Clintons sink deeper into mire of Whitewater

THE TANGLED Whitewater controversy was poised yesterday to claim its most important victim so far, in the person of White House Counsel Bernard Nussbaum, the President's top lawyer. Mr Nussbaum is blamed for misjudgments and questionable conduct which have deepened the Clintons' difficulties in the affair.

Last night, after the President had twice conspicuously passed up opportunities to defend Mr Nussbaum, his early resignation was considered imminent. Such a step would cap a wretched 24 hours for the Clintons, which brought new reports of document-shredding by Hillary Clinton's old law firm in Little Rock, and threats of Republican mutiny on Capitol Hill unless Congress were permitted to investigate the affair.

The fiercest fire is being directed at Mr Nussbaum, over his role in three secret meetings between Treasury and White House officials in the last six months - all dealing with the current federal investigation into the failed Arkansas savings bank Madison Guaranty whose owner had close personal and financial ties with the Clintons.

Critics of the 57-year old New York lawyer say he had no business involving the White House in the Madison case, which is before a grand jury in Little Rock and being investigated by a special counsel appointed by the Justice Department. 'All these investigations should go ahead unimpeded,' the President was forced to pledge this week, as charges of a cover-up multiplied. But, he added, 'It would be better if those meetings and conversations hadn't occurred.'

After that implicit rebuke, Mr Nussbaum's survival was hanging by a thread. 'I don't think he'll be around much longer,' an official was quoted as saying. Although the White House press secretary Dee Dee Myers earlier insisted Mr Nussbaum still had the President's confidence, Mr Clinton was giving exactly the opposite impression.

Meanwhile, as pressure continued to mount on Mr Nussbaum, who is an old friend of Hillary Clinton, new allegations surfaced in Little Rock of document-shredding by the Rose law firm, where the First Lady was once a partner. The New York Times reported that a courier for the firm had told the grand jury that only two months ago he had shredded a file of papers that had belonging to the late Vince Foster.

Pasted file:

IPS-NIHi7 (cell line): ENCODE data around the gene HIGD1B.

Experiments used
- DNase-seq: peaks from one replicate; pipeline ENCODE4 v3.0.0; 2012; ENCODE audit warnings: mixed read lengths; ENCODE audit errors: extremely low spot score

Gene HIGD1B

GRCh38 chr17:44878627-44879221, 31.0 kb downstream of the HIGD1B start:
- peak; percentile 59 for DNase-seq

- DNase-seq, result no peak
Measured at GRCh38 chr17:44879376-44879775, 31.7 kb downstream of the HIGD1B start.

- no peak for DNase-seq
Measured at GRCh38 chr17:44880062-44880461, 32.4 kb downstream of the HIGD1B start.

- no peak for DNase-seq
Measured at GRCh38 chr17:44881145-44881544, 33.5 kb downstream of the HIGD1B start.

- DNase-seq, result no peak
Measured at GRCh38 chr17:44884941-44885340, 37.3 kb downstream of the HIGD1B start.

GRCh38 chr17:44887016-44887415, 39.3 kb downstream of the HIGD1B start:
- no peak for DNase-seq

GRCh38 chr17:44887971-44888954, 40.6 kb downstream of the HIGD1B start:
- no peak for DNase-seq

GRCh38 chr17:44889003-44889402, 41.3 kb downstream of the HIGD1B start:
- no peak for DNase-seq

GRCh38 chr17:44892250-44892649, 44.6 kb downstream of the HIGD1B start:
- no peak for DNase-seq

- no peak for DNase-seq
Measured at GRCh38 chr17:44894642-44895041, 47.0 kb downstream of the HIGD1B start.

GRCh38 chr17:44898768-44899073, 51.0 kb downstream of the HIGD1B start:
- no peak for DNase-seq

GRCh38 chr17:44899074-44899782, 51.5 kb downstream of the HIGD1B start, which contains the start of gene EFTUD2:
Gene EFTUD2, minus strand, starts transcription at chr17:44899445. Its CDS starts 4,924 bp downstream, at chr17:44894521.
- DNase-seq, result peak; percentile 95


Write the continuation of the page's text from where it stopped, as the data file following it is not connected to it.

Another former Rose partner, Mr Foster was deputy White House counsel before he committed suicide last July, but the special counsel is separately probing the circumstances of his death amid suggestions he may have been murdered. The law firm yesterday denied any of Mr Foster's papers had been destroyed. But other former employees say that since mid-1992, documents belonging to Mrs Clinton had been regularly shredded.

Most ominously for Mr Clinton, Whitewater may be starting to interfere with the business of government. The Deputy Treasury Secretary, Roger Altman, a key member of the administration's economic policy team, is under a cloud for having taken part in the last of the three meetings on Madison Guaranty. Mr Altman is the acting head of the RTC federal agency which is still clearing up the mess left by Madison and other collapsed S&Ls.

On Capitol Hill, 43 of 44 Republican Senators have vowed to block the appointment of a senior banking official nominated by Mr Clinton until hearings are held on Altman affair, and the RTC's handling of the Madison, whose failure cost taxpayers some dollars 60m ( pounds 41m). 'We're not going to let this rest,' said New York's Alphonse D'Amato, hinting that other legislative programmes of Mr Clinton could be affected.

Such is the damage already that the Treasury Secretary, Lloyd Bentsen, has ordered an ethics investigation into what has happened, and told his staff to have no further contact with the White House on the Madison-Whitewater imbroglio. But it may already be too late. Whitewater, named after an obscure real estate venture set up by the Clintons with Madison's owner Jim McDougal in the late 1970s, illustrates the eternal Washington truth that the cover-up is usually worse than the crime itself.

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